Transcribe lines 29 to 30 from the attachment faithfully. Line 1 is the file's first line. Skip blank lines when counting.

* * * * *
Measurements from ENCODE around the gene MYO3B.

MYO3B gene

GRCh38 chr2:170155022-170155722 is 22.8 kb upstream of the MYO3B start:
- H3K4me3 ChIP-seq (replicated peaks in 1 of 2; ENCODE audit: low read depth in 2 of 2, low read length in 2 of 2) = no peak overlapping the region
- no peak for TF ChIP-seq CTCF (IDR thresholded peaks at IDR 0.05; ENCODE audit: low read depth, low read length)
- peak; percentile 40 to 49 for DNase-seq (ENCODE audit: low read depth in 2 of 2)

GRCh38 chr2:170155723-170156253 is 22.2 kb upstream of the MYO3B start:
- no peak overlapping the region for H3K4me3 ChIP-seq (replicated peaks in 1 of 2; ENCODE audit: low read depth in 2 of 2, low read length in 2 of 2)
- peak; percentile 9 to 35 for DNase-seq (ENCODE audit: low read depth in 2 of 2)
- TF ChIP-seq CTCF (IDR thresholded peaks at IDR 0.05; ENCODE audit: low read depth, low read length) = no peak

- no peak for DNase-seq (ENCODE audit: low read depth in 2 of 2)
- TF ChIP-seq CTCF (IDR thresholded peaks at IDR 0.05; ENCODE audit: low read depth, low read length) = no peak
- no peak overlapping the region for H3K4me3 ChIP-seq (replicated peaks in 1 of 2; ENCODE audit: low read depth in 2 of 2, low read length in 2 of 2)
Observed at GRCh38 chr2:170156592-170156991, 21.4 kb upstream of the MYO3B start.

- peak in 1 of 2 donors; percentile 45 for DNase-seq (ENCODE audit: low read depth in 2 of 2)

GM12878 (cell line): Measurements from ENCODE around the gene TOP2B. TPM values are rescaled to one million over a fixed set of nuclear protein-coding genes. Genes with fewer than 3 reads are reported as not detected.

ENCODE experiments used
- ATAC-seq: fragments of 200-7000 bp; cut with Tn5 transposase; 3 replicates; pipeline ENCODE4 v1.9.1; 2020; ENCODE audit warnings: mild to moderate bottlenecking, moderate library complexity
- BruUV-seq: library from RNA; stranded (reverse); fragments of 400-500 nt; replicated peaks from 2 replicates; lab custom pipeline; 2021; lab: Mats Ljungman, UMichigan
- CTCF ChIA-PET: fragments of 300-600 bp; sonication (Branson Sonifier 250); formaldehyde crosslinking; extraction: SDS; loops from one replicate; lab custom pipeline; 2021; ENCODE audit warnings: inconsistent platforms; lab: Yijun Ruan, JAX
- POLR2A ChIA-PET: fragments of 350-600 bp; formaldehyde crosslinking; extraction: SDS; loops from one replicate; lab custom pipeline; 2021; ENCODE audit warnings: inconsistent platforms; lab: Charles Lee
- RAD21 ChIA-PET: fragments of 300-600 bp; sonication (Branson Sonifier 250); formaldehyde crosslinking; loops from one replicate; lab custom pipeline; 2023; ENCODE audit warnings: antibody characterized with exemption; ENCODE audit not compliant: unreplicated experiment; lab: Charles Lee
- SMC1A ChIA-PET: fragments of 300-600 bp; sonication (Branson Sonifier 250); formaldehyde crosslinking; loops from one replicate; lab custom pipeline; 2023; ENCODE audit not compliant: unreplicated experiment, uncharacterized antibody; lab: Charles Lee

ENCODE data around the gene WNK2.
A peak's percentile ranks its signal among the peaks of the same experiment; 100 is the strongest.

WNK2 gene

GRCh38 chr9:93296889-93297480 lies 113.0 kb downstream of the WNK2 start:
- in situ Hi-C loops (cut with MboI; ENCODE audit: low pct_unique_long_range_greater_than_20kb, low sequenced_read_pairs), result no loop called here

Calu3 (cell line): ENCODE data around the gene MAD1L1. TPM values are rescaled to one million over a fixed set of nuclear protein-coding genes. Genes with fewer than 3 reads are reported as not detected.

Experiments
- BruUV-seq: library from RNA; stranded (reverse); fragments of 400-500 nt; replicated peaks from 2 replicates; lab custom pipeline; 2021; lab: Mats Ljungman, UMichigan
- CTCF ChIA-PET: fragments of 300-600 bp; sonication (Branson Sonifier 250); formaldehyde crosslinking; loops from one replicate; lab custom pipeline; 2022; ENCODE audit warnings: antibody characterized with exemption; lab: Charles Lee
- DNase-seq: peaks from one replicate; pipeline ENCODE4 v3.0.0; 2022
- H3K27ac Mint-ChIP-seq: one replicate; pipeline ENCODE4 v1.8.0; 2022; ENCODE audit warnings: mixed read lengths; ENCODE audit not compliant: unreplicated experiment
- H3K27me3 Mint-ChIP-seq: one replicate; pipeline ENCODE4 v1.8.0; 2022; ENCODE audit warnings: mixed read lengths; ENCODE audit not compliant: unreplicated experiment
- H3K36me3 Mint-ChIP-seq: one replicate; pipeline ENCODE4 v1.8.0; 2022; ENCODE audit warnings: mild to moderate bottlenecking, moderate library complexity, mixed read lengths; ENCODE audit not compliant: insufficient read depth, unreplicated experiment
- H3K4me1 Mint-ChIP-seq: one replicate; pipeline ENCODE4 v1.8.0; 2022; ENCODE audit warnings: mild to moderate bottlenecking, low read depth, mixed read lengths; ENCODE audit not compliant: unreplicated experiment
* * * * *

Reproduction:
Calu3 (cell line): ENCODE data around the gene MAD1L1. TPM values are rescaled to one million over a fixed set of nuclear protein-coding genes. Genes with fewer than 3 reads are reported as not detected.

Experiments